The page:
- Previous presentations to the national conventions of the American Psychological Association (APA) and Association of Family & Conciliation Courts (AFCC) regarding high-intensity court-involved family conflict.
Improving Diagnosis in Healthcare
This is an annotated handout of selected quotes from the report, Improving Diagnosis in Healthcare. Note the quotations on second-opinion consultation.
Healthcare-Legal Solution Diagram
This is a diagram of a Healthcare-Legal solution to court-involved family conflict
Checklist of Applied Knowledge
This is a checklist of the “established scientific and professional knowledge of the discipline” (Standard 2.04 APA ethics code) used by Dr. Childress in his analysis and review of the mental health reports and the work product of other mental health professionals:
Reason for Supervision Checklist
This is a checklist to identify the reason the parent is on supervised visitation.
Ethical Violations in Forensic Psychology (Childress, 2019)
This is an essay from the blog of Dr. Childress that describes the multiple ethical code violations and failures in the duty to protect obligations in the practice of child custody evaluations in forensic psychology.
- Ethical Violations in Forensic Psychology (Childress, 2019)
Formal Standard 1.04 Letter of Concern to Jean Mercer, Ph.D.
Dr Mercer is sometimes offered to the courts as a professional witness. She is not competent in the areas on which she opines. She is not a clinical psychologist, she never has been. She is not trained in the assessment, diagnosis, or treatment of any pathology, nor has she diagnosed or treated anything in her life.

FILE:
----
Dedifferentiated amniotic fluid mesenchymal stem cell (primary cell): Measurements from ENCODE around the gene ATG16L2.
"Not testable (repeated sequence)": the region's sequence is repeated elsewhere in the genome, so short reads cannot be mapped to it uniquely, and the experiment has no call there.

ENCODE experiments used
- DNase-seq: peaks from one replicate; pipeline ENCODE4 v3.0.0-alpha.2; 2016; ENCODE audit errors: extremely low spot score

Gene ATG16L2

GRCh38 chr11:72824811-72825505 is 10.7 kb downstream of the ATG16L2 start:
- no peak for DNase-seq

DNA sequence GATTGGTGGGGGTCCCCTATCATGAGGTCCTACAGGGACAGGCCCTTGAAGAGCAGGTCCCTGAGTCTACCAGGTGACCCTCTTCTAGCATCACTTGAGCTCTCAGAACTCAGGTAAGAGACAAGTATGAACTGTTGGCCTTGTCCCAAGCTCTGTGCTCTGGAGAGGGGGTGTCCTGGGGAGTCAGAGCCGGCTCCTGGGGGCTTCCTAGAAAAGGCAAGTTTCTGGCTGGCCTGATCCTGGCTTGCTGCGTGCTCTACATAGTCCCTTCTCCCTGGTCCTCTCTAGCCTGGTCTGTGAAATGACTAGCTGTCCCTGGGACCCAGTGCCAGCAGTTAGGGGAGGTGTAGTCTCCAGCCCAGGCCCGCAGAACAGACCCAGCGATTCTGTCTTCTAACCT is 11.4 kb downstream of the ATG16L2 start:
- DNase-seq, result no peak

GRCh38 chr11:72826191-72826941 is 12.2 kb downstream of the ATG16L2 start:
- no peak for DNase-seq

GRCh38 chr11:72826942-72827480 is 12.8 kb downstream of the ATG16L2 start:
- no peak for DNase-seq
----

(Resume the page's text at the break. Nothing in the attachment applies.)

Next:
She is a general Experimental psychologist (a professor of Experimental psychology at a small college). She retired 20 years ago from teaching general-ed psychology courses at a small college. She is an old retired school teacher who, since retirement, now fancies herself a child protection advocate and “expert” in matters far-far beyond her professional competence. Through her false beliefs, she is inserting herself into court cases as an “expert witness” offering opinions that are far beyond her boundaries of professional competence – and that are wrong.
As a psychologist, Dr. Childress has required ethical obligations under Standard 1.04 of the APA ethics code, Informal Resolution of Ethical Violations:
1.04 Informal Resolution of Ethical Violations
When psychologists believe that there may have been an ethical violation by another psychologist, they attempt to resolve the issue by bringing it to the attention of that individual, if an informal resolution appears appropriate and the intervention does not violate any confidentiality rights that may be involved.
This letter was provided to Dr. Dr. Mercer pursuant to my mandatory ethical requirements under Standard 1.04 Informal Resolution of Ethical Violations of the APA ethics code: